Objectives To assess prevalence, possible causes and clinical correlates of neuropathic pain (NP) in patients with systemic sclerosis (SSc).
Methods In 42 patients with SSc, presence of NP was assessed using the PainDetect questionnaire and subsequently confirmed by neurological evaluation. Patients with previously diagnosed neurological disorders and diabetes were excluded. Relationship between NP and disease status, symptoms of depression and quality of life was estimated. Index of disease status (IDS) was assessed using the Scleroderma Assessment Questionnaire (SAQ), occurrence of depressive symptoms by the Beck's Depression Inventory (BDI), whilst quality of life was evaluated using the EQ-5D index. In order to evaluate possible causes of NP in SSc, all patients with NP, except one (who did not agree with further assessments) underwent detailed neurological and electroneurography (ENG) examination, as well as HgbA1C and vitamin B12 level testing.
Results 12/42 (28.6%) of patients were found to have NP. Patients with and without NP were similar in age and disease duration. NP was found more frequently in patients with lcSSc (32.3%), than in dcSSc (18.2%), as well as in patients with ACA (46.7%) compared to patients with ATA (17.6%) and both ACA and ATA negative patients (20%), but the differences were not statistically significant. Patients with NP had significantly higher mean values of IDS (1.28 vs 0.66) and BDI (18.3 vs 9.9) than patients without NP (p<0.01). Mean value of the EQ-5D index was significantly lower in patients with NP (0.39 vs 0.79, p<0.01). Patients with NP had significantly higher mean value of Index of vascular status, then patients without NP (2.26 vs 1.36, p=0.02). HgbA1C and vitamin B12 levels were normal in all SSc patients with NP. Clinical signs of polyneuropathy were noticed in 10 patients by neurological evaluation. Typical symmetric glove-and-stocking hyperesthesia was found in 10/11 (90.9%) of SSc patients with NP, along with symmetric hyporeflexia in 6/11 (54.5%) patients on lower, and 7/11 (63.6%) on upper extremities. None of patients had allodynia, but impaired vibratory sensibility was found in all patients with NP. Clinical signs of radiculopathy were present in 6 patients. Hypoesthesia was registered in typical dermatomes in 6/11 (54.5%) of patients, with asymmetric hyporeflexia in 2/11 (18.1%) patients on lower, and none of patients on upper extremities. Despite the fact that almost every patient had symptoms and signs suggesting polyneuropathy, in only four of them demyelinating polyneuropathy was detected by ENG.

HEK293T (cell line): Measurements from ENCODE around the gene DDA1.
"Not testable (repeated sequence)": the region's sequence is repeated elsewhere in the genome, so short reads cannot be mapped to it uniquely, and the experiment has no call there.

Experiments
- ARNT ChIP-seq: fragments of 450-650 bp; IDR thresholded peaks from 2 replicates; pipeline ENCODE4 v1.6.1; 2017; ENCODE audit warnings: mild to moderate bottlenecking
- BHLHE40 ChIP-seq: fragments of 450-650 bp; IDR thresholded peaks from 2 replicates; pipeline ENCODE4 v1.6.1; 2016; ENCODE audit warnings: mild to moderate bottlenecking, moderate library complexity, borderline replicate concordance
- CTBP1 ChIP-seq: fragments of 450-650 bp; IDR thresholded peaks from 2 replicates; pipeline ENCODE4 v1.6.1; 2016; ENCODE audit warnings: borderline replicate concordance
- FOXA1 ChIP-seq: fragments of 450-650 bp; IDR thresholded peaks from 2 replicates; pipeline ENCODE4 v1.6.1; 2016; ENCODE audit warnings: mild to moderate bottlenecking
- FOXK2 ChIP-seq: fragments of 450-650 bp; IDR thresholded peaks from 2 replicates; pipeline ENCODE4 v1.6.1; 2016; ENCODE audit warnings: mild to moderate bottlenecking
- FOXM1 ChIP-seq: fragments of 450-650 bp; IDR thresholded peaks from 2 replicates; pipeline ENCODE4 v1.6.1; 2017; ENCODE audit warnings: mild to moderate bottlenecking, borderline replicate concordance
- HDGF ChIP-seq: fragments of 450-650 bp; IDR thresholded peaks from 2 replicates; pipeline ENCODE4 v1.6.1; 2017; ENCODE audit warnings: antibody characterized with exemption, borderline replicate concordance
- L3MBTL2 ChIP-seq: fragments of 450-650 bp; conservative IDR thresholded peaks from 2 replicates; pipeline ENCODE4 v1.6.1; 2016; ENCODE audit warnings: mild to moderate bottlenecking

Conclusions NP is common in patients with SSc. Presence of NP is associated with more severe SSc, symptoms of depression and worse quality of life. Almost all SSc patients (90.9%) with NP have typical symptoms and signs for polyneuropathy. However, in only few of them polyneuropathy could be detected by ENG. This finding suggests that pure small-fiber polyneuropathy, which is not detectable by ENG, may be the cause of NP in most of patients.
Disclosure of Interest None declared